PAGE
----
* Recent cold snaps revealed network bottlenecks
* Would-be investors need higher returns
* Similar problems seen with new gas-to-power plants
BERLIN, March 21 (Reuters) - Germany’s gas transport grids need to expand and offer more fee incentives for shippers to keep gas flowing, the chairman of Wingas, the marketing arm of oil and gas producer Wintershall, said on Wednesday.
“There is not enough investment in capacity,” Koenig told reporters at a gas industry meeting in Berlin. “There was not enough transport capacity to deliver gas to southern Germany in the recent cold spell.”
Wingas which apart from trading has separate company units for transport and storage of natural gas was unable to deliver gas from its new storage facility Haidach in Austria , Europe’s second biggest, he said.
This was despite it being close to industrial regions in southern Germany, where gas was missing in February after Russia’s Gazprom cut exports to Europe.
As a result, German gas-fired power stations in the south produced too little electricity to meet their obligations and emergency power reserves from Austria had to be called on.
This was in sharp contrast to the theoretical high availability of gas. Germany can hold more than 20 percent of its annual gas demand in over 70 underground storage units.
“We need incentives...at the moment it obviously it is not attractive to invest in new lines for storage and gas-to-power plants,” Koenig said.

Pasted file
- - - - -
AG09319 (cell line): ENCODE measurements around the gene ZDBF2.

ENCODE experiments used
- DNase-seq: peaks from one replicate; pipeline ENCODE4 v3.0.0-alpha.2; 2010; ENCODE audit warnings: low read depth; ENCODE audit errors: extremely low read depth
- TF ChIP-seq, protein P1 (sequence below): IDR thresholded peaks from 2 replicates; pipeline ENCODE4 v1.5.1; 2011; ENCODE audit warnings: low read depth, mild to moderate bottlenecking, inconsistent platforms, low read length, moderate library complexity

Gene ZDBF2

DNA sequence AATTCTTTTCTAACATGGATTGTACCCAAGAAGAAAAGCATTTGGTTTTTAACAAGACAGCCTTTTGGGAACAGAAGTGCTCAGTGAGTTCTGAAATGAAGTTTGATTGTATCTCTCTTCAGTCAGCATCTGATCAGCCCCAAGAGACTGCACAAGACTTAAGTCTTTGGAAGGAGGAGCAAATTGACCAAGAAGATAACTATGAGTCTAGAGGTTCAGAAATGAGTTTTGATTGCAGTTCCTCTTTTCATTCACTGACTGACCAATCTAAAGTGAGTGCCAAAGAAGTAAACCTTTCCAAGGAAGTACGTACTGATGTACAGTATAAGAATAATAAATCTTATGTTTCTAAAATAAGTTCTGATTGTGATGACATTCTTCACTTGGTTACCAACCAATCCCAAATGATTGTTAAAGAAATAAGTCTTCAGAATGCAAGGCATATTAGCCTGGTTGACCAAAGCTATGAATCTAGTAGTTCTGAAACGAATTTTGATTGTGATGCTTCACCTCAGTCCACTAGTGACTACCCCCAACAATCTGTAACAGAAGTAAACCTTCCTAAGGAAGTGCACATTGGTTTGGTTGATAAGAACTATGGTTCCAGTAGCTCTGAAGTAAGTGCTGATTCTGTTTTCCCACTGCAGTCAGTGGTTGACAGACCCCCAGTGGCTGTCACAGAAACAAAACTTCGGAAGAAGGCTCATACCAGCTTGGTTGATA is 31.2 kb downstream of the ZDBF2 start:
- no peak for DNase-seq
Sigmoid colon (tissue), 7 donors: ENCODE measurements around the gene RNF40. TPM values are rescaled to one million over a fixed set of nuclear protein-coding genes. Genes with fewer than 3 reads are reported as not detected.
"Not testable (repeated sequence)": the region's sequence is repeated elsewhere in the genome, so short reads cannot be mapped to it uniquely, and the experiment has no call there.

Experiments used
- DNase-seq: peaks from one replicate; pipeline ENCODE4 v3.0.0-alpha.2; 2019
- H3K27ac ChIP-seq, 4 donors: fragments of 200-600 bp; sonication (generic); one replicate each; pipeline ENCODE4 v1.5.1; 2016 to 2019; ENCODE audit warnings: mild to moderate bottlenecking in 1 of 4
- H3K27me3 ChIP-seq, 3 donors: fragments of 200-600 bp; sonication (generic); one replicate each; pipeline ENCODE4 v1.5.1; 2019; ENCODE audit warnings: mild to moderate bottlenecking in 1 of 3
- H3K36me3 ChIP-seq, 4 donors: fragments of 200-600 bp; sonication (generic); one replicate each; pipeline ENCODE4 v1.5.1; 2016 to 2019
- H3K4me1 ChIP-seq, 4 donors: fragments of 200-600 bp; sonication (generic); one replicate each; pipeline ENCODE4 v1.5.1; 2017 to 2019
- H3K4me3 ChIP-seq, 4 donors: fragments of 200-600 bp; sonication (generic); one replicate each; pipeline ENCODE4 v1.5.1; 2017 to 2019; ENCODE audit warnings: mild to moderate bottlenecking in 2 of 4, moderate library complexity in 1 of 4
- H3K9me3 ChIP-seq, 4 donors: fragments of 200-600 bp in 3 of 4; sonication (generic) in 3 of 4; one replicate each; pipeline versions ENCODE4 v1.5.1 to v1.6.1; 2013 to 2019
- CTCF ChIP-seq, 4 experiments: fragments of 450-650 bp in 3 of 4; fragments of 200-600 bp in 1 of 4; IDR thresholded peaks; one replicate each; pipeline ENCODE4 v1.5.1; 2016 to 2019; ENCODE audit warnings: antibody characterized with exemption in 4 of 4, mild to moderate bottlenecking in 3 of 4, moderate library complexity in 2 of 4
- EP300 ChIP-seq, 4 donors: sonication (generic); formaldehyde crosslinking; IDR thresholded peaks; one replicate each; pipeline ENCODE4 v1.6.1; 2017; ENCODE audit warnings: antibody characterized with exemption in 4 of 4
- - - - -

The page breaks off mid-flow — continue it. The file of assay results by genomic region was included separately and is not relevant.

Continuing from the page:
Low anticipated returns on capital were a barrier, but these could be fixed via regulatory moves to incentivise spending on gas pipes by higher grid fees, which are set by the energy regulator, he said.
There was also much uncertainty concerning future gas demand to complement renewable energies, which Germany is focusing on since it switched off a large slice of its nuclear capacity last year, he said.
Koenig said that gas powered electricity plants were required to offer a much needed back-up for volatile wind and solar power. But they needed guarantees to be able to operate for long periods per year and for decades to come, rather than being asked to merely complement green power until it gained dominance.
Norway’s Statkraft last month said it will not replace an old gas-fired plant at the North Sea port of Emden due to poor gas-to-power profitability and the preference for renewable power on the transmission networks. (Reporting by Vera Eckert, editing by William Hardy)